Republicans scramble for votes in Congress to keep government open

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Will GOP get blamed for potential government shutdown?

Political commentator Kirsten Haglund on efforts to reach a deal on a continuing resolution.

The White House on Wednesday threw its support behind a Republican proposal to avert a government shutdown at week's end with a one-month extension in funding, but it was unclear whether there were enough votes to pass it in Congress.

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Congress has been struggling for months to reach an agreement to fund the government, which is currently operating on its third temporary funding extension since the 2018 fiscal year began on Oct. 1. The latest measure expires on Friday.

Agreement on a spending bill has been complicated by a Democratic push to include a deal on the status of "Dreamers" - young adults brought to the country illegally as children. But there are also disagreements over how to proceed within the Republican Party, which holds majorities in both the Senate and House of Representatives.

"We do support the short-term CR," White House spokeswoman Sarah Sanders told reporters, referring to a so-called continuing resolution to fund government operations through Feb. 16.

Republican leaders in Congress turned to another short-term spending bill, which they want to pass and send to President Donald Trump's desk by Friday, as hopes for an immigration agreement with the White House ebbed.

Senate Majority Leader Mitch McConnell said the Senate would take up the bill as soon as the House approves it.

He was still waiting to find out what Trump would support on immigration. "He has not yet indicated what measure he is willing to sign," McConnell said.

The White House promised to engage in immigration negotiations next week if Democrats support the stop-gap measure. The talks come after Trump ordered the Deferred Action for Childhood Arrivals (DACA) program to expire in March. He asked Congress to instead come up with a legislative fix for the Dreamers, who received protection from deportation under Democratic President Barack Obama.

"Let's make a budget deal by Friday and let's come back to work aggressively on Monday and make a deal on DACA and responsible immigration reform," Sanders said.

AN 'UNACCEPTABLE' DEAL

Trump told Reuters in an interview on Wednesday that he rejected a bipartisan Senate deal on immigration last week negotiated by Republican Senator Lindsey Graham and Democratic Senator Dick Durbin because it took him "30 seconds" to realize it was a "horrible" deal.

"I was told that we had a deal - and the deal was an unacceptable deal. This was a deal that was unacceptable from the moment they started reading the provisions of the deal," Trump said.

Following the break down in negotiations, the White House on Wednesday dispatched chief of staff John Kelly and legislative liaison Marc Short to Capitol Hill.

Kelly met with the Congressional Hispanic Caucus in a meeting lawmakers described as cordial but revealed the two sides were as far apart as ever.

Senator Bob Menendez said the White House is making demands on immigration that go far beyond the scope of border security or the DACA program that would shield Dreamers from deportation.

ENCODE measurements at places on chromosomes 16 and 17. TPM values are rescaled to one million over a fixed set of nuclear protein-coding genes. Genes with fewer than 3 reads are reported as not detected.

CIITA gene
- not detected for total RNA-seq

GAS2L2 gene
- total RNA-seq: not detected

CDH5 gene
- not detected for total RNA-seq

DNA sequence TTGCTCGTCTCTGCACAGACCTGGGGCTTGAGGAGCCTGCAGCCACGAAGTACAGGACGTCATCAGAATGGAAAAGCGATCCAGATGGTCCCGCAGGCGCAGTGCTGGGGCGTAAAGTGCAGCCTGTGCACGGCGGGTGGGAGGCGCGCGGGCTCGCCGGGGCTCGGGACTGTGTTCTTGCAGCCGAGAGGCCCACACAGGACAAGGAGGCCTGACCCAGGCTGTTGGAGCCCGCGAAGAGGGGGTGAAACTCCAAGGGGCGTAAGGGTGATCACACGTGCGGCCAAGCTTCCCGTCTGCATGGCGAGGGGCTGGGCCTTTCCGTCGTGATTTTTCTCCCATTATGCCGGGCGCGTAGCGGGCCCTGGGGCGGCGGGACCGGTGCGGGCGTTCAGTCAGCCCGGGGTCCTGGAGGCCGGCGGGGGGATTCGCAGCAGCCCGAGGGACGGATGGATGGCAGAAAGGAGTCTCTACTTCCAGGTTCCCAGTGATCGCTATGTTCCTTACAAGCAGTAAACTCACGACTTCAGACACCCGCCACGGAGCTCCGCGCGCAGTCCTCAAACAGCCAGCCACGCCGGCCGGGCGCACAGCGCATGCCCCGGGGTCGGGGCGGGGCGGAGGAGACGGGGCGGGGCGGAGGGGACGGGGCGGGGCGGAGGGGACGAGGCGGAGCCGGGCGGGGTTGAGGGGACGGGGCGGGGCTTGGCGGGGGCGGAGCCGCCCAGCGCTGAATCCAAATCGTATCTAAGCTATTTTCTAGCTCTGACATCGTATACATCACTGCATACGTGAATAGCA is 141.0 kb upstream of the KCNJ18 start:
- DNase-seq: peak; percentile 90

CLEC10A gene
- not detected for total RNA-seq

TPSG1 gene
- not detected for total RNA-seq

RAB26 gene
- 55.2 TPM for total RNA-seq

Menendez said he hoped it was clear to Kelly that "they're going to have to come more to the center if they truly want a fix."

After a Wednesday meeting with House and Senate leadership from both parties, Short expressed concern that a bipartisan House bill to give Dreamers legal protections, put them on a pathway to citizenship and provide additional funding for border security was too broad in terms of which young immigrants it would cover.

"There’s still a lot to do,” Short said.

Graham, meanwhile, announced in his statement that his bipartisan deal, though already rejected by Trump, had picked up support from four more Republican senators, bringing the total to seven.

Republicans hold a slim 51-49 majority in the Senate and most legislation requires 60 votes for passage.

"ENOUGH IS ENOUGH"

While the stop-gap funding measure backed by Republican leaders does not include a legislative shield for Dreamers, it does grant Democrats an unrelated, high-priority measure: a six-year reauthorization of the Children's Health Insurance Program (CHIP).

Still, Senate Democratic Leader Chuck Schumer dismissed the Republican stopgap proposal as "a loser" that does not help veterans, opioid addicts and retirees or meet defense needs. He said an "overwhelming number" of Democratic senators do not support it.

"We don't know whether the House will send us this bill, but the revulsion towards that bill was broad and strong," Schumer said.

Durbin, the No. 2 Senate Democrat, told reporters he was personally "fed up" with short-term funding measures and would not vote for it.

"We're 119 days into this fiscal year and we're on our fourth CR (continuing resolution) and no end in sight," Durbin said.

Graham said he too would not vote for another stopgap measure. "Enough is enough," he said.

It was also unclear whether members of the conservative House Freedom Caucus would back the plan. The group's leader, Representative Mark Meadows, said that while members dislike the short-term deal and would prefer added defense funding, the chances for a shutdown "are very unlikely because no one wants one."

House Speaker Paul Ryan criticized Democrats for using DACA as leverage in spending talks.

"I think cool heads hopefully will prevail on this," he said.

(Reporting by Richard Cowan and Susan Cornwell; Additional reporting by Makini Brice, Katanga Johnson, Lisa Lambert, Susan Heavey, Blake Brittain, Jim Oliphant, Roberta Rampton, Ayesha Rascoe, Jeff Mason and Steve Holland; Writing by Doina Chiacu and Amanda Becker; Editing by Bill Trott and Cynthia Osterman)

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